While New York and Los Angeles have larger numbers of unhoused people, the Bay Area can claim the highest percentage of people with no shelter whatsoever. This latest data point comes as the Bay Area Council looks at homelessness at the regional level.

National media reports often imply that San Francisco's homelessness epidemic is uniquely terrible, but anyone who’s walked past a tent city at an Oakland overpass can tell you otherwise. A new Bay Area Council report released this morning takes a broader view of assessing homelessness across the entire Bay Area — not just an individual city’s point-in-time count that a few cities conduct — and estimates we have 28,200 unhoused people in the Bay Area. The report declares our regional "homeless crisis ranks among the worst in the United States."

Only New York and Los Angeles have higher homeless populations, but those cities do a far better job at providing temporary shelter and supportive housing. And the San Francisco Business Times glumly points out that “if the region builds as much permanent supportive housing as it did in 2017, all of today's homeless wouldn't have a bed until 2037.”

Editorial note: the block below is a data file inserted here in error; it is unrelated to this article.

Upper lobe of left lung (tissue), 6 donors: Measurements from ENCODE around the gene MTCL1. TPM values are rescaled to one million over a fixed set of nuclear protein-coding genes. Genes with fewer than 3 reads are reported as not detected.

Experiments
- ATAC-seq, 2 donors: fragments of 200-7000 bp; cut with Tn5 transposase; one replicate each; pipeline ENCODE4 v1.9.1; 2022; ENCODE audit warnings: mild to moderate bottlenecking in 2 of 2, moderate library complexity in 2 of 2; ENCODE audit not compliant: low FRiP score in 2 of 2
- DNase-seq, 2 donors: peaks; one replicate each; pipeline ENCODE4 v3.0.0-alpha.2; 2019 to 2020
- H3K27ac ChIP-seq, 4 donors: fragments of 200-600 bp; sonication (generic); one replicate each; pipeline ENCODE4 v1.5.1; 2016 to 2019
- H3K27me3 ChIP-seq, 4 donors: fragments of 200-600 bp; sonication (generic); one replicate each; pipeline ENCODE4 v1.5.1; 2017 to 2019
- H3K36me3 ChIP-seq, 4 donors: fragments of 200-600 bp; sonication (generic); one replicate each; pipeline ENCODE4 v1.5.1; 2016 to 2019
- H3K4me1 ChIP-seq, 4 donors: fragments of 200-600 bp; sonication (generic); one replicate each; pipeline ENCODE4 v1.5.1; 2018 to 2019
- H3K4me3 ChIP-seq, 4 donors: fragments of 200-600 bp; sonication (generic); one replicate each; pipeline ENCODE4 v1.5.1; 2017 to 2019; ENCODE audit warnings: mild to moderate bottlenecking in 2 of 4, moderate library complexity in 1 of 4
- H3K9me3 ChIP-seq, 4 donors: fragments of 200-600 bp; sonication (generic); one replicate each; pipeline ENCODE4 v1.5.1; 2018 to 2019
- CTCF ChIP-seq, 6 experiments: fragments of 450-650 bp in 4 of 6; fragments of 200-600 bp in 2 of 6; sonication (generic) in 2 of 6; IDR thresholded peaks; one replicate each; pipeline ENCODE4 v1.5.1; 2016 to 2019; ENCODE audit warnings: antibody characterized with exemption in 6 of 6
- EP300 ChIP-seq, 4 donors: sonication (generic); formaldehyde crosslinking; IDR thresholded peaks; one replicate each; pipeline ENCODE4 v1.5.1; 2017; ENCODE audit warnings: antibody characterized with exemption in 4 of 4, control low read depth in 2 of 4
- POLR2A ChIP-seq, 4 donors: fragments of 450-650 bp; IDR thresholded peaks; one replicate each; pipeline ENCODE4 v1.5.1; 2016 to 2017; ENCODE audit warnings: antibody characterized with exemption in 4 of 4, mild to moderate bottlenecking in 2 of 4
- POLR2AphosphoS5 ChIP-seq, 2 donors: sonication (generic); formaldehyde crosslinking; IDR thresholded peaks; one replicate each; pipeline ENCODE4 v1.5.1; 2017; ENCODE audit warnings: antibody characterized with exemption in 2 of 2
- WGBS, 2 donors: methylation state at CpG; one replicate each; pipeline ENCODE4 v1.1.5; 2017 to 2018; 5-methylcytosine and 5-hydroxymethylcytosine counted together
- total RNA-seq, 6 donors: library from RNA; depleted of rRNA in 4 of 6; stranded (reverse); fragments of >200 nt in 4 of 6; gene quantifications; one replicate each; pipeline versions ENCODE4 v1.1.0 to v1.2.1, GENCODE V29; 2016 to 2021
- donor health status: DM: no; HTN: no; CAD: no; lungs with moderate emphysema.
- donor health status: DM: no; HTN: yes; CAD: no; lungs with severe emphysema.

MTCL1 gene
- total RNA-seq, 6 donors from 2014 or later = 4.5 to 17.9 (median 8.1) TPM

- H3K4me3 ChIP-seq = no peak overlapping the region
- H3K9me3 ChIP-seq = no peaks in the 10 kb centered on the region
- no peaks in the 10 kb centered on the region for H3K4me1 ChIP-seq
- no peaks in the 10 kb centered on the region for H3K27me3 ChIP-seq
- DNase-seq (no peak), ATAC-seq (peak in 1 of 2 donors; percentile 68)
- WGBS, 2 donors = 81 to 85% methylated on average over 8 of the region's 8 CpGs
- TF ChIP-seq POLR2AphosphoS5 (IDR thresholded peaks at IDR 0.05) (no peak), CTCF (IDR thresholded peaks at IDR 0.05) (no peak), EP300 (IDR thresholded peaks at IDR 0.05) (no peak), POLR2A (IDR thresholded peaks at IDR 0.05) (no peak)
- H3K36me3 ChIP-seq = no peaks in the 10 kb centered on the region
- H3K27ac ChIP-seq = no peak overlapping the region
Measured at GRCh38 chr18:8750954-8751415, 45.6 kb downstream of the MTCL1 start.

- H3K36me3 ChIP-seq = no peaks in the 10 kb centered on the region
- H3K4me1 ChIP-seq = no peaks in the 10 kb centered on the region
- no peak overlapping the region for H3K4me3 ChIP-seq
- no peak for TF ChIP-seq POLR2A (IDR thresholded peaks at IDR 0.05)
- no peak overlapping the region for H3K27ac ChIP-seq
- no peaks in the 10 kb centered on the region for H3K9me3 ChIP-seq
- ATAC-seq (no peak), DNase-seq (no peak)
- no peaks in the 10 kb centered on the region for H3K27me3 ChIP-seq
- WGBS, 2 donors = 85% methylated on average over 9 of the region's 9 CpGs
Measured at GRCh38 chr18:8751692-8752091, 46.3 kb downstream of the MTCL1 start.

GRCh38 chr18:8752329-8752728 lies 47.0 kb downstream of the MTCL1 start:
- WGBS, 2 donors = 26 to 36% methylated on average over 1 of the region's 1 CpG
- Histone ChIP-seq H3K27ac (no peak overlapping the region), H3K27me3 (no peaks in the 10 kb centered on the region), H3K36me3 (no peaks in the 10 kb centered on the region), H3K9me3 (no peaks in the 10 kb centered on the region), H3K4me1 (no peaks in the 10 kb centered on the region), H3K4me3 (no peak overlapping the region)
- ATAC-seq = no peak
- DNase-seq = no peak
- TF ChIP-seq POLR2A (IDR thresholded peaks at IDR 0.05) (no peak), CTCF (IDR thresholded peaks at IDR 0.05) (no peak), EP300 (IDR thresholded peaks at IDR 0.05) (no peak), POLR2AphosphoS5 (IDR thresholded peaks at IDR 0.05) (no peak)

The full report is a 44-page PDF which the San Francisco Chronicle says “took a year to compile through data dives and interviews with dozens of homeless governmental and nonprofit policy leaders.”

Their conclusion? “One city, one county alone cannot solve homelessness, but that’s largely how we’ve been approaching it,” Bay Area Council president Micah Weinberg said in a release.

The New York Times dug through the report too and adds that homelessness is starting to hit the smaller suburbs too, in the form of “mobile” unhoused people who are living out of their cars.

The report actually calls out San Francisco for being more effective than most Bay Area cities at addressing the homeless crisis. Our last point-in-time count (in 2017) shows the unhoused population down by 0.5% (but those numbers can be disputed). You may not know this, but San Francisco has more supportive housing per capita than any other city in America.

But it sure doesn’t feel that way, and we continue to see resistance to building more, as evidenced by the ongoing challenges to the Prop. C “homeless tax,” and the Embarcadero Navigation Center drama. Thankfully, both of those controversies have managed tap a new nerve of tech corporation philanthropy, which seems precisely the audience this report is trying to reach.

“The Bay Area has the brains, the brawn, the heart and the resources to end the scourge of homelessness,” Bay Area Council CEO Jim Wunderman said in a statement. “But it will take all of us working together at a regional level to do it.”

Related: Homeless Advocates, NIMBY Neighbors Launch Dueling GoFundMe Campaigns Over Embarcadero Shelter [SFist]